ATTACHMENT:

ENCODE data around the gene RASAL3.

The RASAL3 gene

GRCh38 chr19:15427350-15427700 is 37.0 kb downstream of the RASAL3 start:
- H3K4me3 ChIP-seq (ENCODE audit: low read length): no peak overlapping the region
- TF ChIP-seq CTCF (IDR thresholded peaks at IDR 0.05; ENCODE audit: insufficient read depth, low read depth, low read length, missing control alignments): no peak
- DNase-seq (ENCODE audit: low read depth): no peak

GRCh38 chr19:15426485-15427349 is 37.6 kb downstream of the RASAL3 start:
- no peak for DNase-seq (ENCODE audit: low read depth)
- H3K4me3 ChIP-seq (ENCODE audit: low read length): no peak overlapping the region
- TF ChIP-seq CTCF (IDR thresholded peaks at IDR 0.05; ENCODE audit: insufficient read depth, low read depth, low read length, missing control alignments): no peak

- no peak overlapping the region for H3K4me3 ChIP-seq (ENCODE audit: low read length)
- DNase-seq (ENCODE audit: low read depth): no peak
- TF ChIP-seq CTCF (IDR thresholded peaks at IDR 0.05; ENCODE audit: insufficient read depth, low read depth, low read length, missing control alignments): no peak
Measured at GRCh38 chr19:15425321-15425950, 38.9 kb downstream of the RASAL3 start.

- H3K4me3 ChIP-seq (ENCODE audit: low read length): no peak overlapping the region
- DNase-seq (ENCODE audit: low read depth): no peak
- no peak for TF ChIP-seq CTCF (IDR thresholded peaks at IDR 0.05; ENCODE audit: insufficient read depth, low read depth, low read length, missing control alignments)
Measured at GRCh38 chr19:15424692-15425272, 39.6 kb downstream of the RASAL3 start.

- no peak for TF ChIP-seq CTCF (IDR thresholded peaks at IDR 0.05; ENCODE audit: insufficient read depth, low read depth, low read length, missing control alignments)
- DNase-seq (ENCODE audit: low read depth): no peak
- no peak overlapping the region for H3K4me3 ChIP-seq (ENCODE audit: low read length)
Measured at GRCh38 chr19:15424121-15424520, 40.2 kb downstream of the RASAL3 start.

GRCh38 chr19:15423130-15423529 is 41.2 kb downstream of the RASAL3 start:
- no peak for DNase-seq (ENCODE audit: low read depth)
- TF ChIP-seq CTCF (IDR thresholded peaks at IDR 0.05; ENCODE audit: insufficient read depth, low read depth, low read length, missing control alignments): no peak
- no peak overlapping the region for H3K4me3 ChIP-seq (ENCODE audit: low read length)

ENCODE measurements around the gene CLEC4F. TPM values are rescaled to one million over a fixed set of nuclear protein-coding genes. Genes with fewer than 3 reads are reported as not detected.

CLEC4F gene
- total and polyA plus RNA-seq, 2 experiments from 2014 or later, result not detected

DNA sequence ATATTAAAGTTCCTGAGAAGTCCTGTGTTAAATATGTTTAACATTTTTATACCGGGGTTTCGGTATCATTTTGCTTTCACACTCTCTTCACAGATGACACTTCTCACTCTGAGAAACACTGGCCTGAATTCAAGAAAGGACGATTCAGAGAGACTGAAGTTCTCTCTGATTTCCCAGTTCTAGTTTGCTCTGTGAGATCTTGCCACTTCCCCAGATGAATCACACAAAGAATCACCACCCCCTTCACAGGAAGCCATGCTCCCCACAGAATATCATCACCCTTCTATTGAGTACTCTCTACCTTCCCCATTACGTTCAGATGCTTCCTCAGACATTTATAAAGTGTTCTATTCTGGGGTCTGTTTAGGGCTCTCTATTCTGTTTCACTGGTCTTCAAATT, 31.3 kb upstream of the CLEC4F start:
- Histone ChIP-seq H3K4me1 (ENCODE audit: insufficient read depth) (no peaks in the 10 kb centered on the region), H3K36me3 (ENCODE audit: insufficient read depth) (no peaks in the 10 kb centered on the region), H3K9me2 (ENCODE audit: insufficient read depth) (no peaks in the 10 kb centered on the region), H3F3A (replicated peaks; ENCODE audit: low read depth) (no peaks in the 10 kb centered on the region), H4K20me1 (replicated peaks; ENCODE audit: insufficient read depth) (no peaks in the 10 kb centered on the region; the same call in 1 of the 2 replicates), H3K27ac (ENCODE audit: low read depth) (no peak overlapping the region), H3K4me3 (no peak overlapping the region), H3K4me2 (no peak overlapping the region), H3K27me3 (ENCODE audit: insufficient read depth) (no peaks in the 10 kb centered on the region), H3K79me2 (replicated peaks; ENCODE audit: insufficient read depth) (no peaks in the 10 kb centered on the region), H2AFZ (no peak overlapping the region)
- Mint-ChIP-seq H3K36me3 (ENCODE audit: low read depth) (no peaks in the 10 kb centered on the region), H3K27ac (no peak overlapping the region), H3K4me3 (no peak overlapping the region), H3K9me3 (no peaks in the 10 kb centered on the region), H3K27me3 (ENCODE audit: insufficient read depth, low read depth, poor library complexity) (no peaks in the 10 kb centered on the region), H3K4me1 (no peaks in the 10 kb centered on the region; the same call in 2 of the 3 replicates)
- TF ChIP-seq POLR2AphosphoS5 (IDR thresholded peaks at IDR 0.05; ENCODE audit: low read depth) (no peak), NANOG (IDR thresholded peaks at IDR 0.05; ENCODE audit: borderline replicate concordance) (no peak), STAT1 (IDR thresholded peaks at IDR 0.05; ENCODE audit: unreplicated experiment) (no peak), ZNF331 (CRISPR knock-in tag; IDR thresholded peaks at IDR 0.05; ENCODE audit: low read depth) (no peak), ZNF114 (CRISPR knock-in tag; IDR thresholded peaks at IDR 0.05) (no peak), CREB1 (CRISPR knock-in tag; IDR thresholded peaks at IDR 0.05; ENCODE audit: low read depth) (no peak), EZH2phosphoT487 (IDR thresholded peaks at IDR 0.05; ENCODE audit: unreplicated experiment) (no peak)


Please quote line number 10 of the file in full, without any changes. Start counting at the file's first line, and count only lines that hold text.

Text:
- TF ChIP-seq CTCF (IDR thresholded peaks at IDR 0.05; ENCODE audit: insufficient read depth, low read depth, low read length, missing control alignments): no peak